Fairlie Sands

Location and Access

The main site is a shallow, tidal bay on the southern outskirts of Fairlie where the burn down Fairlie Glen enters the sea. The bay can be viewed from a roadside car park on the A78 (NS 207 543) or from the car park and picnic area, with toilets, on the promontory at Burnfoot (NS 206 546) on the south edge of the town. Failrie railway station is within 0.5km and buses run along the A78 regularly. The coastal cycleway passes the site.

Park in lay-by (not ideal) or at promontory, no disabled spaces.

Nearby to the south there is an enclosed lagoon which was created when an ore terminal was built in the seventies. This can be viewed by following the footpath on the south side of the bay and up the bank on the northern side of lagoon to an overview of the site. It is possible to enter the terminal and ask permission at the barrier to use a hide on the south side of the lagoon – proof of membership of a bird club may be required. Park in a small car park on the right just inside the barrier and walk the short distance to the hide.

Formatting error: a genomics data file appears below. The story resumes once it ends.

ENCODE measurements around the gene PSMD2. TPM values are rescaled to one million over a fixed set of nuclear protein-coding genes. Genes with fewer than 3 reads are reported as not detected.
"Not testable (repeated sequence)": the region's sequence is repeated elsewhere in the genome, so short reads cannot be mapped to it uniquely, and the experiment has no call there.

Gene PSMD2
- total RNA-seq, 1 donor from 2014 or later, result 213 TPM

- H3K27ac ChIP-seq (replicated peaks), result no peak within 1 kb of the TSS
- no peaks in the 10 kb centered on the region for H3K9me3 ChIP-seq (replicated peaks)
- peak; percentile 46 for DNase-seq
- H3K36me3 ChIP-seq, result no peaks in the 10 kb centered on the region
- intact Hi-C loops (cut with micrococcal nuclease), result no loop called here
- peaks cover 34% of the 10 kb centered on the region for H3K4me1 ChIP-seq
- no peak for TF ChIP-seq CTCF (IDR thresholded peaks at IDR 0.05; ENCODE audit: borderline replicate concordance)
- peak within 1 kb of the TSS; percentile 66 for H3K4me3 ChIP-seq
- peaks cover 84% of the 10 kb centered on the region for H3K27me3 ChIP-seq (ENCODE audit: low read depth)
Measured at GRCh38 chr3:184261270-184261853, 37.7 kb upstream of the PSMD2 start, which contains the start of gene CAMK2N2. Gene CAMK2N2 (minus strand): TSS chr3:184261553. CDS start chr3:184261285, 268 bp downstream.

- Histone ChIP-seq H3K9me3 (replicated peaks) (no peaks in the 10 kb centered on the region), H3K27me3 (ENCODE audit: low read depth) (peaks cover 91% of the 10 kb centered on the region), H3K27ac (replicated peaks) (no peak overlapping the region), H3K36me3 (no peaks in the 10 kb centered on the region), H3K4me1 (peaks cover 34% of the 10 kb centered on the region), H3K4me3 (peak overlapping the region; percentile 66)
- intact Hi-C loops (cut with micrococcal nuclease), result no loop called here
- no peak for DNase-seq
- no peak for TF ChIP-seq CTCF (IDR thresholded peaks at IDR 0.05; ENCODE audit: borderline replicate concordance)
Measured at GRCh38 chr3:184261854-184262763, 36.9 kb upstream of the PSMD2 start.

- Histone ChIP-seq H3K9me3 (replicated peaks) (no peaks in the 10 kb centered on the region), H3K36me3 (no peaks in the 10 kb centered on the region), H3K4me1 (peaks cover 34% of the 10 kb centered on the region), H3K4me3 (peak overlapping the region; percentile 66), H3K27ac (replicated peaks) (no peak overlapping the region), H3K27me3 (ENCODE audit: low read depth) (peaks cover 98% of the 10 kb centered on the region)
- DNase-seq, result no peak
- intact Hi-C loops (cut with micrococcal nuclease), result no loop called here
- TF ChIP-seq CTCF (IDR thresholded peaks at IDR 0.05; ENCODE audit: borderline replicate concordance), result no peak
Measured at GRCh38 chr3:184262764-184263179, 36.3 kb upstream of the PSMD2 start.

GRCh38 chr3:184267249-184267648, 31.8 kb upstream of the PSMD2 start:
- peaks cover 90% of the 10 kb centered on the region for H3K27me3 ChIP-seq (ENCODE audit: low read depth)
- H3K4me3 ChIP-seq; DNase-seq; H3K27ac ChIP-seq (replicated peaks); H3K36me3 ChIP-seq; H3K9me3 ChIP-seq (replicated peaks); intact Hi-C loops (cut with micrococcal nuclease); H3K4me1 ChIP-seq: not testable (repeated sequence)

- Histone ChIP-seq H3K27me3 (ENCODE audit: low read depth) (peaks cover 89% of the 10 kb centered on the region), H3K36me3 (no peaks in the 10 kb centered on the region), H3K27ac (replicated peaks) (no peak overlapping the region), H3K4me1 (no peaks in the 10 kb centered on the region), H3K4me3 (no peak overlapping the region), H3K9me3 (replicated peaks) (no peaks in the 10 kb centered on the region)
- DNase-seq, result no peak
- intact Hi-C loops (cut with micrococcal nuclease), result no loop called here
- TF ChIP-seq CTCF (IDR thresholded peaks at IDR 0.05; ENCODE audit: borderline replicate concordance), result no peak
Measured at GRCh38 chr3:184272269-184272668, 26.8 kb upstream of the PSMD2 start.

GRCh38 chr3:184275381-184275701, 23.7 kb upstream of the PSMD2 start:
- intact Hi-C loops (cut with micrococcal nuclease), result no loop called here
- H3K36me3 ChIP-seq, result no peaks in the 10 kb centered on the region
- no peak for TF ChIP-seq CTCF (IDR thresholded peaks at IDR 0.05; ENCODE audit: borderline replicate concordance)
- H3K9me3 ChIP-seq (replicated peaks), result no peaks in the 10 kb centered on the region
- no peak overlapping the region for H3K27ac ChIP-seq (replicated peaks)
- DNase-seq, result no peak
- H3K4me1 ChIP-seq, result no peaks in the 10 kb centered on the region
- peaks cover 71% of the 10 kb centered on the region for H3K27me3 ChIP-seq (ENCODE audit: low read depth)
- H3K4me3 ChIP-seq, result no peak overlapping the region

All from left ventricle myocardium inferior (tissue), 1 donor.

Wheelchair access to hide down gently sloping paved footpath. Hide adapted for wheelchair use. Unsurfaced track around the bay finishes up a steep grassy slope to view lagoon.

Adjacent to the Ardrossan to Largs coastal cycle path.


The bay is at its best in winter as a site for waders and sea duck. It is the best site in Ayrshire forwintering Greenshank. In the spring and autumn it can be visited by Bar-tailed and Black-tailed Godwit. The pier for the terminal can have good numbers of Eider and Goldeneye with small numbers of Red-breasted Merganser. The burns on the south side of the bay and at the picnic place car park can be good for Dipper and Grey Wagtail.

The lagoon has an island which is used by many of the bay’s birds at high tide. In summer, it has a breeding colony of gulls and, in some years, Sandwich Tern. The island is also used by Grey Heron as a roost – 10 or more can sometimes be seen.

The trees which are planted on the southern embankment between the bay and the lagoon have many fruiting species that attract thrushes in the autumn. Waxwing has been seen here on occasion.